"RIP Bob Einstein. Super Dave/Marty Funkhouser" Wed Jan-02-19 09:47 PM by stravinskian
I hated the Funkhouser character at first. I thought he was way too over the top, totally broke the sense of realism that the show had. But he played the part so consistently that eventually I found him totally convincing.
And Super Dave was huge when I was a kid. Say what you will about the bit, but it was a huge cultural force and I loved it at the time.
Bob Einstein, a.k.a. Super Dave Osborne and Larry David Pal, Dies at 76
By Richard Sandomir Jan. 2, 2019 Bob Einstein, whose career as a comedy writer took a quirky turn into television acting as the hapless daredevil Super Dave Osborne, and later as a friend of Larry David’s on “Curb Your Enthusiasm,” died on Wednesday at his home in Indian Wells, Calif. He was 76.
His manager, Lee Kernis, said the cause was cancer.
Mr. Einstein played Marty Funkhouser, Mr. David’s pal and occasional antagonist, on “Curb Your Enthusiasm,” the long-running fictionalized version of Mr. David’s life on HBO. Mr. Einstein’s health precluded him from working on the series’ 10th season, which is now in production.
“Never have I seen an actor enjoy a role the way Bob did playing Marty Funkhouser on ‘Curb,’ ” Mr. David said in a statement. He added, “There was no one like him, as he told us again and again.”
In a panel discussion by “Curb” cast members at the Paley Center for Media in Los Angeles in 2010, Mr. Einstein recalled that Mr. David had called him two years earlier to tell him what was going to happen in the first episode of the coming season. “He said, ‘Your mother dies,’ and I said, ‘Well, unfortunately, it’s the truth, she just did die.’ And he said, ‘I’m not changing the script,’ and hung up.”
Unlike Marty Funkhouser, Super Dave was something of a cartoon character — a witless, deadpan parody of bravado-fueled stuntmen like Evel Knievel. Dressed in a mostly white jumpsuit and crash helmet, Super Dave attempted perilous stunts that invariably flopped and appeared to cause him great bodily harm.
“I deal out of a reality that isn’t real,” Mr. Einstein said in an interview with The New York Times in 1995. “I’m sorry. I don’t know what that means. I don’t really know what I do.”
Mr. Einstein had been on the writing staff of “The Smothers Brothers Comedy Hour” in the late 1960s before he first appeared as Super Dave, on an episode of “The John Byner Comedy Hour” on CBS in 1972.
The character returned in the 1980s in “Bizarre,” another television series hosted by Mr. Byner, and continued through various other TV incarnations, including “Super Dave’s Vegas Spectacular” in 1995 and “Super Dave’s Spiketacular” in 2009. He also showed up frequently on late-night talk shows.
Stewart Robert Einstein was born on Nov. 20, 1942, in Los Angeles. His father, Harry, was a comedian who was known professionally as Harry Parke; he also had a comic alter ego, a Greek character named Parkyakarkus. Mr. Einstein’s mother, Thelma Leeds, was an actress.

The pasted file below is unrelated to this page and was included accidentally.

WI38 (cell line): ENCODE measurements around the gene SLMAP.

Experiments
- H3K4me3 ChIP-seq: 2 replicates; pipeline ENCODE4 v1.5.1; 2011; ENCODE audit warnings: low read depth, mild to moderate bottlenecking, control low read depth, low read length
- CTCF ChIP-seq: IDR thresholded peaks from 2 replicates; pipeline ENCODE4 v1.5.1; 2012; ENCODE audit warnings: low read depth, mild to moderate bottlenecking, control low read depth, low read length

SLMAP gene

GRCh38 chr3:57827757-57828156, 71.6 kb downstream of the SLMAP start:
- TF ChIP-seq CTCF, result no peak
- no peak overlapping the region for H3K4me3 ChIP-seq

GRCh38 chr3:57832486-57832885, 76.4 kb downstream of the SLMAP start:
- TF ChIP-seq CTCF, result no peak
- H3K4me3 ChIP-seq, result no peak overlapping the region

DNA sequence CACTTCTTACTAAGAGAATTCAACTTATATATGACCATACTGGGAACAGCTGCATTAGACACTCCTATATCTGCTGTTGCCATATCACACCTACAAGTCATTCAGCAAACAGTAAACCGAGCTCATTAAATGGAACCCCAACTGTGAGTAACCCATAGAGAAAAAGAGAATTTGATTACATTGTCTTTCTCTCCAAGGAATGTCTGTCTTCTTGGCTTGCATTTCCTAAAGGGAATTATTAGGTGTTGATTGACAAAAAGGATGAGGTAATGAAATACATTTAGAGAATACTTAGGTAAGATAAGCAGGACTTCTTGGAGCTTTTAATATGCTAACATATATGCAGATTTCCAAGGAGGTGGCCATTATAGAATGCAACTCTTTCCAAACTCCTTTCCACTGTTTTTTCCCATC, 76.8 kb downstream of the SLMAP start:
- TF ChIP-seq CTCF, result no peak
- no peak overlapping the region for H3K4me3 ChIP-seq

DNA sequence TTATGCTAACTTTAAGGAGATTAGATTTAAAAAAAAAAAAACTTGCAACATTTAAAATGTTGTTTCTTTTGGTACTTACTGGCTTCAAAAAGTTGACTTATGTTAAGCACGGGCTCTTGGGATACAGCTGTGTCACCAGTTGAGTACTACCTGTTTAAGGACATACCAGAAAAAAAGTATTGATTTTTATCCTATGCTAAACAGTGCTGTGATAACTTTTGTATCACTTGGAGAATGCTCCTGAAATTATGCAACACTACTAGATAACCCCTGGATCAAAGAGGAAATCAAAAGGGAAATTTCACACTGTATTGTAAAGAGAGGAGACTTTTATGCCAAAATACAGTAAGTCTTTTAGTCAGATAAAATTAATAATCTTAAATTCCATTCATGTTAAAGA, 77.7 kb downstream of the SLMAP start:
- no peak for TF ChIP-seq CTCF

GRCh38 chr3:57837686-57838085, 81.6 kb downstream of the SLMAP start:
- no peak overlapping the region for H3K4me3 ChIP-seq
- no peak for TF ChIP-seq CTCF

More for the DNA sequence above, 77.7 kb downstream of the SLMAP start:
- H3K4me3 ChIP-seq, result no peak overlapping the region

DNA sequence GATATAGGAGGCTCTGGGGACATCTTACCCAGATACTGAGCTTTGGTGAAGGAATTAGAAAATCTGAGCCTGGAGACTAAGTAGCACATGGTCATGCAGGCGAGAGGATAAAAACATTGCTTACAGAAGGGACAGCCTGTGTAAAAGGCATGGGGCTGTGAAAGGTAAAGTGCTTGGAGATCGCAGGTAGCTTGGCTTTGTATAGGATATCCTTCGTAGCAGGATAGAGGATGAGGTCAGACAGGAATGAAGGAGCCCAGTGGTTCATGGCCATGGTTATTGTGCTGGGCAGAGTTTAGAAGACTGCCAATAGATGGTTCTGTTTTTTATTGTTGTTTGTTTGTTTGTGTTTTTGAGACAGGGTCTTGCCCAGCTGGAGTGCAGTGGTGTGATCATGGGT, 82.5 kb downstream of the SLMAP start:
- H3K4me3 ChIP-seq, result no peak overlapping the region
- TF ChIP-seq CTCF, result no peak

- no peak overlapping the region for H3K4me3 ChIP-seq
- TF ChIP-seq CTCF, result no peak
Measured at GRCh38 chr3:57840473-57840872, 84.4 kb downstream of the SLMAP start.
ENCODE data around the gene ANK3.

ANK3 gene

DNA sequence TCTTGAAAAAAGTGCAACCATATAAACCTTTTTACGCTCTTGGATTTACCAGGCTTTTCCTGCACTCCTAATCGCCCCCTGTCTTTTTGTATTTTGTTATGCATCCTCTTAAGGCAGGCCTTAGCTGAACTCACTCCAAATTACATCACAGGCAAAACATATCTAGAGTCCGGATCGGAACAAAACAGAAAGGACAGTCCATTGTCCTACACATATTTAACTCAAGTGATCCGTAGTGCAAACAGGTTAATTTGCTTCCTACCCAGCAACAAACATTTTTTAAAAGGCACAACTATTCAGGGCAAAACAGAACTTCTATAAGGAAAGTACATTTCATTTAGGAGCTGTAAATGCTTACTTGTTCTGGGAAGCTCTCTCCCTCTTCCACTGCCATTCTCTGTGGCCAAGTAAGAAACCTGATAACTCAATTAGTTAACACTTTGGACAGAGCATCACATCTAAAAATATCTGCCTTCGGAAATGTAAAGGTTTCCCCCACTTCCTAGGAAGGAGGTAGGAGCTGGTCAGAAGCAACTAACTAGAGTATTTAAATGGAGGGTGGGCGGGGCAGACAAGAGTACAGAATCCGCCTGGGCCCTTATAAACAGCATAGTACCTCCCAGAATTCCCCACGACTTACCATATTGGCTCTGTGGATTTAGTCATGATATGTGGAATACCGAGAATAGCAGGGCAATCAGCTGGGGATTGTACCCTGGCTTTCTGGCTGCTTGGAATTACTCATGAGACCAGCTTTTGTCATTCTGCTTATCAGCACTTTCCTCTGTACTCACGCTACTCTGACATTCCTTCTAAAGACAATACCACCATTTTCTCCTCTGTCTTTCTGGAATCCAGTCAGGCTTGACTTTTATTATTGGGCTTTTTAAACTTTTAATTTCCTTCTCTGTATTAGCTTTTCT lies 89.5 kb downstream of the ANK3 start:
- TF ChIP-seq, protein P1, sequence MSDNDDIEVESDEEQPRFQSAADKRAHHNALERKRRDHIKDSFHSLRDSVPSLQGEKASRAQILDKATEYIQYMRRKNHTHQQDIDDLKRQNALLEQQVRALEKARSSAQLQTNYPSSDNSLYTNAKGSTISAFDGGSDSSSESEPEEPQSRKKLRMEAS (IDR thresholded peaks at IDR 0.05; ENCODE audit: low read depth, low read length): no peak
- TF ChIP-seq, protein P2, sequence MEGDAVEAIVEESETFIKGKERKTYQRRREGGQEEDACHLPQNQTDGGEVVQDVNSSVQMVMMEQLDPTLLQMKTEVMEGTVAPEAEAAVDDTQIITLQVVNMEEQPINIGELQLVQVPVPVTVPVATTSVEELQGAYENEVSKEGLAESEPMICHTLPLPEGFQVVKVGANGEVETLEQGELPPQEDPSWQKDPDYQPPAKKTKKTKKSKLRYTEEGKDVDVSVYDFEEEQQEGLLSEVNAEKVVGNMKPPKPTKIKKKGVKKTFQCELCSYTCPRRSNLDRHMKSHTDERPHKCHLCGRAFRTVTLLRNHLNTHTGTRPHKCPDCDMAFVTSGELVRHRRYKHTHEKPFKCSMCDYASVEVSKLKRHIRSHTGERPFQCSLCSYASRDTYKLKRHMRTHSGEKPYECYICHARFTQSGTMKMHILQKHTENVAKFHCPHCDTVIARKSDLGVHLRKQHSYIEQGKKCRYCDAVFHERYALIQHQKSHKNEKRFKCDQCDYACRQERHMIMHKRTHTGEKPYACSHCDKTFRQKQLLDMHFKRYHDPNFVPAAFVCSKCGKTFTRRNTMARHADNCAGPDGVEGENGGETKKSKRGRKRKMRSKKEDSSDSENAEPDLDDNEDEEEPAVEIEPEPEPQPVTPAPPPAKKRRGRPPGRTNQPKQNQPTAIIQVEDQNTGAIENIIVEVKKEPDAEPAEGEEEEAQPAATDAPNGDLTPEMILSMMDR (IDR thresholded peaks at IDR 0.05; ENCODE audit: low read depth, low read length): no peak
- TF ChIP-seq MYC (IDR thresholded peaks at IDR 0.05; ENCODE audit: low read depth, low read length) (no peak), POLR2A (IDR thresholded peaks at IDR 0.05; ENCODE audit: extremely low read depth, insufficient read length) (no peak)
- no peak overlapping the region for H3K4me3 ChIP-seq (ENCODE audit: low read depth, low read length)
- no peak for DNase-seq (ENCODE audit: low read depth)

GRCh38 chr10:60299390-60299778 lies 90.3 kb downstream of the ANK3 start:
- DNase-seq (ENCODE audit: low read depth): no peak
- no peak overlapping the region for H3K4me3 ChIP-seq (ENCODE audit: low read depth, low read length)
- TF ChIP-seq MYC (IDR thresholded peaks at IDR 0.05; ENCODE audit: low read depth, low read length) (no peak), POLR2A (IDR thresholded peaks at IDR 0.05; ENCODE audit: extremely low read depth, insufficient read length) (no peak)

His younger brother, Albert, eventually changed his name to Brooks and became a renowned comedian and filmmaker; a second brother, Cliff, is an advertising executive.
“A brilliantly funny man,” Mr. Brooks wrote on Twitter. “You will be missed forever.”
Mr. Einstein recalled his youth as a battle of wits among him, his father and Albert.
“It was a funny way to grow up,” he told The Times. “There weren’t too many complete dinners in that house. If you get that kind of example, you’re either going to make your life humor, or you’re going to reject everything you’re living with.”
His father died in 1958 after performing at a Friars Club roast for Lucille Ball and Desi Arnaz.
Mr. Einstein did not go into show business immediately. After graduating from Chapman College in California, where he played basketball, he joined an advertising agency, where he wrote and directed TV commercials. That led him to an appearance on a talk show in Los Angeles, where he was cast in a sketch as the man responsible for putting the stars in the sidewalk on Hollywood Boulevard — a task that made him susceptible to bribery.
Mr. Einstein’s dry delivery piqued the interest of Tom Smothers, who offered him a job on the series that he hosted with his brother, Dick. Mr. Einstein wrote for “The Summer Brothers Smothers Show” in 1968 and “The Smothers Brothers Comedy Hour” from 1968 to 1969. While there, he occasionally played Officer Judy, a no-nonsense, humorless cop who once rode a motorcycle onstage to give Liberace a ticket. “Do you know how fast you were playing?” Mr. Einstein asked.
Throughout the 1970s he wrote for shows hosted by Pat Paulsen, Ken Berry, Sonny and Cher, the Hudson Brothers and Lola Falana. He also appeared on TV and occasionally in movies, including as a sporting goods salesman in his brother Albert’s film “Modern Romance” (1981).
Mr. Einstein won two Emmy Awards, the first in 1969 for writing for “The Smothers Brothers” (on a staff that also included Steve Martin and Mason Williams) and the second in 1977 for outstanding comedy-variety series, for “Van Dyke and Company,” a short-lived series starring Dick Van Dyke.
He also won a CableAce Award in 1992 as the star of the Showtime series “Super Dave.”
He is survived by his wife, Roberta; his daughter, Erin Einstein Dale; two grandchildren; and his brothers.
Mr. Einstein said that he did not originally see Super Dave as a role he would play, on and off, for most of his career. Indeed, he and the writer and producer Allan Blye, who helped him create the character, auditioned other actors for the part.
“There was never a plan,” Mr. Einstein told The Times. “We wanted to have a decent human being who was filled with confidence for absolutely no reason. We had no idea we’d be going after 10 seconds, much less 10 years.”